Get Task & Purpose in your inbox
Dear Hollywood, Stop Making Movies About World War II
So long as the acting isn’t terrible, or the plot awful, even a mediocre film set during the Second World War is going to do well with an American audience. We love that shit — dead Nazis, all-American heroes, massive battles, and, most importantly, a major victory for the United States. In the coming months, we’ll see four more additions to this genre: “Hacksaw Ridge,” “Allied,” “Dunkirk,” and “USS Indianapolis: Men of Courage.”
Here’s the problem: None of these films — with the exception of “Dunkirk,” which is remarkable only in that it’s set before the United States got involved in the war — seem to be offering anything new. World War II was a massive conflict that redrew international borders; caused titanic shifts in political power; and traumatized, shocked, and transformed millions of people, including an entire generation of American GIs. But on screen, it’s often boiled down to the same familiar narrative: America and its allies are the good guys, and we won the day, and with each new addition, the storyline gets just a little more worn out.
Some World War II films have taken incredible strides toward exploring new aspects of this era-defining event, like Steven Spielberg’s 1998 war drama “Saving Private Ryan,” which shocked audiences with its graphic depiction of the D-Day landings at Normandy. The opening scene’s size and scale was a far cry from a romanticized depiction of war, illustrating the high cost of victory in visceral detail. Spielberg’s drama showed war as a brutal trudge through the darkest recesses of humanity: Allied soldiers shot surrendering Germans, the military brass decided to send half a dozen men on a suicide mission to save one man, and repeated acts of mercy and kindness are repaid with bloody violence and death.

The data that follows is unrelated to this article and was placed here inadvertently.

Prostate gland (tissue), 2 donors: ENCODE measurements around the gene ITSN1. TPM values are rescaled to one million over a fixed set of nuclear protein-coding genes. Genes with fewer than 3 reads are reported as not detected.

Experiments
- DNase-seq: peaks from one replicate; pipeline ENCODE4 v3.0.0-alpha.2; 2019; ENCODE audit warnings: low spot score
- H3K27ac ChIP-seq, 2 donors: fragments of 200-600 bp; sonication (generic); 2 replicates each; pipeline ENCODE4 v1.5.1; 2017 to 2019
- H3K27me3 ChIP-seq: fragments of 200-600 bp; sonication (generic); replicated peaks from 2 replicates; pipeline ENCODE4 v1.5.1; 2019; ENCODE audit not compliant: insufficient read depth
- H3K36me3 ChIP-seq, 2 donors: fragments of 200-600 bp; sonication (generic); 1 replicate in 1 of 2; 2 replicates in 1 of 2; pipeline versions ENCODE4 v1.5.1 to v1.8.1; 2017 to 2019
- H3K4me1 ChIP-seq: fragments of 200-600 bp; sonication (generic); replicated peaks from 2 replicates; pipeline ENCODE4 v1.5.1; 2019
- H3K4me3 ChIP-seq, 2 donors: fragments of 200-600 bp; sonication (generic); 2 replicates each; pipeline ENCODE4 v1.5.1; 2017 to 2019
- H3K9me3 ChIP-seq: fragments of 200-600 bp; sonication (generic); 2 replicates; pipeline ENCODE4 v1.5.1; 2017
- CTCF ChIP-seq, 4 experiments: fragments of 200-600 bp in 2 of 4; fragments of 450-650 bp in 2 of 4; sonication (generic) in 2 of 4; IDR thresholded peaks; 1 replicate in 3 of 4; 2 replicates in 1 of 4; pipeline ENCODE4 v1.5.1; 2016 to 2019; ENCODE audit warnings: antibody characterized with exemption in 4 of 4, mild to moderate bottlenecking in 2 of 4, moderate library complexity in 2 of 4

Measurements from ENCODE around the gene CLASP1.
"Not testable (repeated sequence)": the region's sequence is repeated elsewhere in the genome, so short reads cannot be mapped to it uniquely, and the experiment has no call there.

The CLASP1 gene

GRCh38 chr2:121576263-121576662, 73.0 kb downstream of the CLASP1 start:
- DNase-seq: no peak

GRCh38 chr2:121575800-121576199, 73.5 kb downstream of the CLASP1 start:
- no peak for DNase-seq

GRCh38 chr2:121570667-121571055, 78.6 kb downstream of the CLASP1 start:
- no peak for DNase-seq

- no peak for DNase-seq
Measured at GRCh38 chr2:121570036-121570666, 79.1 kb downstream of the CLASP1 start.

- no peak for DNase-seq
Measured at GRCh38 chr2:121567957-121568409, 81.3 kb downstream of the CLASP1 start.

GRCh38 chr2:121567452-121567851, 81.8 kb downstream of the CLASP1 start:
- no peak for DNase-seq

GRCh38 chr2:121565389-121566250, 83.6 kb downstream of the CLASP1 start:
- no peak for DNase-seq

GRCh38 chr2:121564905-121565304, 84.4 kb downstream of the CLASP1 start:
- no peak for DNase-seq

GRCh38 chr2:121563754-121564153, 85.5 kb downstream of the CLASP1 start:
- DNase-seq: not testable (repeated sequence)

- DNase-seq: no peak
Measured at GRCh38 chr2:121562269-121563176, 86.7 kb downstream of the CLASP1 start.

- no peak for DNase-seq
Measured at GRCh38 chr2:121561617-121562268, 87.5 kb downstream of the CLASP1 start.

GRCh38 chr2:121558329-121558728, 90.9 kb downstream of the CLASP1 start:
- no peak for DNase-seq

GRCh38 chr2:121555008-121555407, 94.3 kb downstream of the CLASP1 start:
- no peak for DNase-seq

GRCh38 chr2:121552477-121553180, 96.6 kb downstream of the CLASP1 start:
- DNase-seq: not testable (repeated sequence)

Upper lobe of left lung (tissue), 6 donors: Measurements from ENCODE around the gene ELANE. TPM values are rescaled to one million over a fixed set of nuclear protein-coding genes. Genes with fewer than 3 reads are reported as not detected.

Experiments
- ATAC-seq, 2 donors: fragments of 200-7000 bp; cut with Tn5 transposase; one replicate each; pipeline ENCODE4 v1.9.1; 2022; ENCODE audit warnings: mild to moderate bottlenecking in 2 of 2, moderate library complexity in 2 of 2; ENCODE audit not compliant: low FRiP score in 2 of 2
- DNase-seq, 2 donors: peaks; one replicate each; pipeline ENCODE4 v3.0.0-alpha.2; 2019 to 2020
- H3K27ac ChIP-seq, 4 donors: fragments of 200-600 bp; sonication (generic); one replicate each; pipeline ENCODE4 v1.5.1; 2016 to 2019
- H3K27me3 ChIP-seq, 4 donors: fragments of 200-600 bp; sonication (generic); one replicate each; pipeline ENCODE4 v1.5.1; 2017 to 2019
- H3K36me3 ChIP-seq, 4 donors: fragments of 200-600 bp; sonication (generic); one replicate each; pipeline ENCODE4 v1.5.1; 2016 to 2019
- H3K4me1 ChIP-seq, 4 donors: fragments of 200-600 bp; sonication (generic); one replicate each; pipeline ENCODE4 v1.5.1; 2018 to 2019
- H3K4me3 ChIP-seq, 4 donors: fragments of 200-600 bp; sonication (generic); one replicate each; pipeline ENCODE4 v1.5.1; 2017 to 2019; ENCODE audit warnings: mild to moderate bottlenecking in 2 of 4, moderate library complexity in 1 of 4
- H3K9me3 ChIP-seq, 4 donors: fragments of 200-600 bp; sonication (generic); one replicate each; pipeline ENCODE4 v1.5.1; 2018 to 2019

But here’s the thing, “Saving Private Ryan” came out nearly two decades ago. Since then, we’ve seen the likes of “Pearl Harbor,” which rammed an awkward love triangle down our throats, along with cheap heroics, all in the midst of a deadly surprise attack that launched us into World War II. Then there’s “Red Tails,” which focused on the Tuskegee airmen, an all-black fighter squadron that served with distinction, waging a two-front war against fascist tyranny abroad, and racism at home, at least that’s what the story should have been. Instead, it was a CGI lovefest that played out like “Star Wars” meets “Top Gun.”
These World War II films tend to reinforce a larger-than-life image of America’s military and the result is a two-dimensional portrayal of those who fought in that conflict. The films rarely pursue the story after the war ends. If they did, we might get a different perspective, one that further humanizes America’s greatest generation instead of lifting them even higher on an already-lofty pedestal.
This doesn’t mean every World War II movie is bad; they’re just being overdone at the expense of other aspects of that era or other conflicts going unexplored. The last big Hollywood movie about the Vietnam War was 2002’s “We Were Soldiers,” and the last American film that really mentioned the Korean War was 2003’s “Big Fish.” The Global War on Terror has gotten greater representation on the silver screen, with a string of blockbusters like “American Sniper,” “The Hurt Locker,” and “Lone Survivor,” to name a few. However, in that same time period — 2000 to now — more than 250 movies have come out about World War II worldwide, with more than 60 premiering in the United States alone.